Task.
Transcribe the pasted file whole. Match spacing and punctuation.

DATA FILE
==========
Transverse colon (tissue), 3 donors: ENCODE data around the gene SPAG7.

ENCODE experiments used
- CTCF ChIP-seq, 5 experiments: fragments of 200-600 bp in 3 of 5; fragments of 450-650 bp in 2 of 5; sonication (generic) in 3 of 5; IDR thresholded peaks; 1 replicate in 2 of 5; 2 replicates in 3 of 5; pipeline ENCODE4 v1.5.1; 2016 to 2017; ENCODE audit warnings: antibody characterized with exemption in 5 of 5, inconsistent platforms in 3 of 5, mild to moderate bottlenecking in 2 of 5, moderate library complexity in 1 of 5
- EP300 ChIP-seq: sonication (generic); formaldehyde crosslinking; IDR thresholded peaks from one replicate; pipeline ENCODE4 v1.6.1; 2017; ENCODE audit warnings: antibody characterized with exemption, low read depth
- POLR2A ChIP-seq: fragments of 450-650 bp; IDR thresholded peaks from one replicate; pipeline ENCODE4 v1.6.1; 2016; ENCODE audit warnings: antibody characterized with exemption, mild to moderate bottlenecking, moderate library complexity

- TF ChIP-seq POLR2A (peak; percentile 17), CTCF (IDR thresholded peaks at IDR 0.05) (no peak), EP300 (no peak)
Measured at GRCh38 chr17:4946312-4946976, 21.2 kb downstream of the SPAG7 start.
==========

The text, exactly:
Transverse colon (tissue), 3 donors: ENCODE data around the gene SPAG7.

ENCODE experiments used
- CTCF ChIP-seq, 5 experiments: fragments of 200-600 bp in 3 of 5; fragments of 450-650 bp in 2 of 5; sonication (generic) in 3 of 5; IDR thresholded peaks; 1 replicate in 2 of 5; 2 replicates in 3 of 5; pipeline ENCODE4 v1.5.1; 2016 to 2017; ENCODE audit warnings: antibody characterized with exemption in 5 of 5, inconsistent platforms in 3 of 5, mild to moderate bottlenecking in 2 of 5, moderate library complexity in 1 of 5
- EP300 ChIP-seq: sonication (generic); formaldehyde crosslinking; IDR thresholded peaks from one replicate; pipeline ENCODE4 v1.6.1; 2017; ENCODE audit warnings: antibody characterized with exemption, low read depth
- POLR2A ChIP-seq: fragments of 450-650 bp; IDR thresholded peaks from one replicate; pipeline ENCODE4 v1.6.1; 2016; ENCODE audit warnings: antibody characterized with exemption, mild to moderate bottlenecking, moderate library complexity

- TF ChIP-seq POLR2A (peak; percentile 17), CTCF (IDR thresholded peaks at IDR 0.05) (no peak), EP300 (no peak)
Measured at GRCh38 chr17:4946312-4946976, 21.2 kb downstream of the SPAG7 start.